As recently as 2009, over 1,200 permits were offered on a yearly basis. But that was at a time when Fish and Wildlife was actively trying to bring down a moose population that moose biologist Cedric Alexander said was at an all-time high, perhaps dating back to the last ice age.

Mr. Alexander said the winter tick is the main culprit in the population plunge that took the statewide moose herd from a historic high estimated at close to 5,000 moose in 2005, to a November 2016 estimate of 1,750. Heavy tick infestations affect herd size in two ways, Mr. Alexander explained.

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Deer harvest up from last year

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copyright the Chronicle November 30, 2016

by Paul Lefebvre

The head deer biologist for the Vermont Department of Fish and Wildlife speculated Tuesday that the harvest from the 2016 rifle season may be up by as much as 15 percent from the 2015 season.

In an interview two days after the 16-day rifle season ended Sunday, deer biologist Nick Fortin said he expects to see the increase range from between 10 and 15 percent.

While the actual increase won’t be known until all the reporting stations around the state have checked in, Mr. Fortin credited a mild winter for this year’s improved harvest.

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Moose kill down from 2015

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copyright the Chronicle October 26, 2016

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by Paul Lefebvre

The success rate among moose hunters for the 2016 archery and rifle season, which ended Thursday, October 20, is lagging slightly behind the 2015 rate.

According to a press release from the Department of Fish and Wildlife, preliminary reports suggest an overall success rate of 45 percent, down from the 47 percent of last year.

It’s pretty close to what we expected,” said the department’s moose biologist, Cedric Alexander. He said the rate was especially low in some of the wildlife management units in the southern part of the state.

Although reports on the 2016 season will not be final until January 2017, Mr. Alexander noted that hunters could only shoot bulls in most of the units.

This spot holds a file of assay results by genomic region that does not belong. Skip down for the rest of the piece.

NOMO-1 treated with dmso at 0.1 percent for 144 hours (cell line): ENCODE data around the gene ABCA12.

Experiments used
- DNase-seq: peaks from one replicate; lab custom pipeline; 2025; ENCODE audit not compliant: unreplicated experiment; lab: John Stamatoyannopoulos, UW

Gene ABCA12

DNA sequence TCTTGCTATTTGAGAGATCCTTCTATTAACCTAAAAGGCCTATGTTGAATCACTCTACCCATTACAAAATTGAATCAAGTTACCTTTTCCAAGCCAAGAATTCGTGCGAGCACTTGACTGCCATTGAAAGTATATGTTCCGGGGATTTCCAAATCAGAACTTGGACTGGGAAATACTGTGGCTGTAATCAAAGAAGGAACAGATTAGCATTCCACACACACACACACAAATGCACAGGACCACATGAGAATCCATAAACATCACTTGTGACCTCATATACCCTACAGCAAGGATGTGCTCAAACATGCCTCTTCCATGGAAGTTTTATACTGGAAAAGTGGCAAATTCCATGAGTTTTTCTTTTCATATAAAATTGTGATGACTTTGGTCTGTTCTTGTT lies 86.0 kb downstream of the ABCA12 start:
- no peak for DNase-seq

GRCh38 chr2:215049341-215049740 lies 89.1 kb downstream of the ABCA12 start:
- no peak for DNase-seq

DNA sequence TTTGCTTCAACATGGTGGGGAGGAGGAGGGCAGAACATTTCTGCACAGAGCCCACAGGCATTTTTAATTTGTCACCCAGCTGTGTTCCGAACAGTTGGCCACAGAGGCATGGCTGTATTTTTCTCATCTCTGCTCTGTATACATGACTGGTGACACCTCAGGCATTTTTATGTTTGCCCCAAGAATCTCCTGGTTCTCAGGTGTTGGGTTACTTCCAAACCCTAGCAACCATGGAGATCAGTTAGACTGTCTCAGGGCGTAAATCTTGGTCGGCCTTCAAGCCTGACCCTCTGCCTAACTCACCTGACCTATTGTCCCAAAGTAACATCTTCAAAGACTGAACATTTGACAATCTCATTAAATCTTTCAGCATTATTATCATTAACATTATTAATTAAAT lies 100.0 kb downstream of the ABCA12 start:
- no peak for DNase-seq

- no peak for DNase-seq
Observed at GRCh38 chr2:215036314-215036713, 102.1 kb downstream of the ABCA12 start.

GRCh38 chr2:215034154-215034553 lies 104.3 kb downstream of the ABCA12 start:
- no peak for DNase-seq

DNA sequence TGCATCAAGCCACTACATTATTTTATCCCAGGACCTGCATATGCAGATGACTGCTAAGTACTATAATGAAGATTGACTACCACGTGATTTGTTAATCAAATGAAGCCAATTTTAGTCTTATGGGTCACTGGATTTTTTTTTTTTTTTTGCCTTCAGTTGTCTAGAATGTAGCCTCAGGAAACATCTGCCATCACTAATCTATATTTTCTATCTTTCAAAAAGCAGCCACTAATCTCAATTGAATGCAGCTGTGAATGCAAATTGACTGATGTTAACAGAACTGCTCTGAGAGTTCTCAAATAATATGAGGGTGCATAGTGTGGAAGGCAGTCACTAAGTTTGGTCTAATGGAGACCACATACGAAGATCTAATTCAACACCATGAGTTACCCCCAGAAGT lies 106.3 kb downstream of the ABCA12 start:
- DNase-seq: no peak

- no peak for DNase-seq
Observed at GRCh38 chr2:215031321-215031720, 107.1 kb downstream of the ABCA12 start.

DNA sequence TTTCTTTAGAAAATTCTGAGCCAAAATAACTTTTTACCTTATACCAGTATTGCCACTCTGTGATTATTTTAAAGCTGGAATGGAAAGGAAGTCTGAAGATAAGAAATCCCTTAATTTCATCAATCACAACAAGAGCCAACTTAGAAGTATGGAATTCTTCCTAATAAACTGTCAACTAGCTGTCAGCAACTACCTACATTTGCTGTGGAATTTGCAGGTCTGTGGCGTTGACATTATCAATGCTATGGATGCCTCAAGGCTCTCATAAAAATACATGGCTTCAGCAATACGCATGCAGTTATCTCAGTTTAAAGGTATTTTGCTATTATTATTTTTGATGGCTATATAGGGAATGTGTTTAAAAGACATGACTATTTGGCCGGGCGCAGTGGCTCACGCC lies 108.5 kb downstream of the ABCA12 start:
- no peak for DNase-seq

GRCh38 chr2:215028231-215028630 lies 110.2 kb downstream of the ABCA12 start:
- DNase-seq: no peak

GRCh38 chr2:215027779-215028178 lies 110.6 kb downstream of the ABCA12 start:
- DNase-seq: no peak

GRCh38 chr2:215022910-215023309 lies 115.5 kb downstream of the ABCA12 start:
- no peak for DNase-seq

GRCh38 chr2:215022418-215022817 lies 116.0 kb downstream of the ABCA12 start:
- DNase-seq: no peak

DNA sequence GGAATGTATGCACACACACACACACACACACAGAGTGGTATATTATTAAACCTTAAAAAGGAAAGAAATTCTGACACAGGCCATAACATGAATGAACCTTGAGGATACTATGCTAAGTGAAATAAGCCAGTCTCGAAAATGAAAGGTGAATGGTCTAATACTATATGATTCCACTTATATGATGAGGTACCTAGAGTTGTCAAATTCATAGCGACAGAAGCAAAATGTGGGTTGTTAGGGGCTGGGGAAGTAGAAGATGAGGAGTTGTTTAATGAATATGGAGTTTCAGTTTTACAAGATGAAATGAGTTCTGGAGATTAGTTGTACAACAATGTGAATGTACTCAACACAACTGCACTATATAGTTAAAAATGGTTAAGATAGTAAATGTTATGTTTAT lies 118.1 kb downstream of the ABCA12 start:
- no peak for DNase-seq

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Dions plead innocent to deer poaching charges

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Wayne and Jennie Dion of Irasburg pose with the two bucks they shot on opening weekend of rifle season in 2008.  Mr. Dion’s deer was an eight-pointer and weighed 190 pounds.  Ms. Dion’s deer was a six-pointer and weighed 160 pounds.  Photos courtesy of the Dions

Wayne and Jennie Dion of Irasburg pose with the two bucks they shot on opening weekend of rifle season in 2008. Mr. Dion’s deer was an eight-pointer and weighed 190 pounds. Ms. Dion’s deer was a six-pointer and weighed 160 pounds. Photos courtesy of the Dions

copyright the Chronicle January 14, 2015

by Joseph Gresser

NEWPORT — State game wardens staking out the Irasburg home of Wayne R. Dion, 66, and Jennie A. Dion, 61, say they heard a gunshot during the night before hunting season opened. They say their investigation turned up evidence of several violations of hunting laws.

Mr. Dion appeared in the Criminal Division of Orleans County Superior Court Tuesday where he pled innocent to failure to tag big game, baiting deer, feeding deer, taking game by illegal method-using a light, taking deer out of season, taking a big game animal by illegal means, taking a bird in closed season, possessing a big game animal taken by illegal means or in closed season, and transporting big game taken by illegal means or in closed season.

Ms. Dion pled innocent to possessing a big game animal taken by illegal means or in closed season.

Both were released on conditions by Judge Timothy Tomasi.

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Dions accused of elaborate poaching scheme

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Wayne and Jennie Dion of Irasburg pose with the two bucks they shot on opening weekend of rifle season in 2008.  Mr. Dion’s deer was an eight-pointer and weighed 190 pounds.  Ms. Dion’s deer was a six-pointer and weighed 160 pounds.  Photos courtesy of the Dions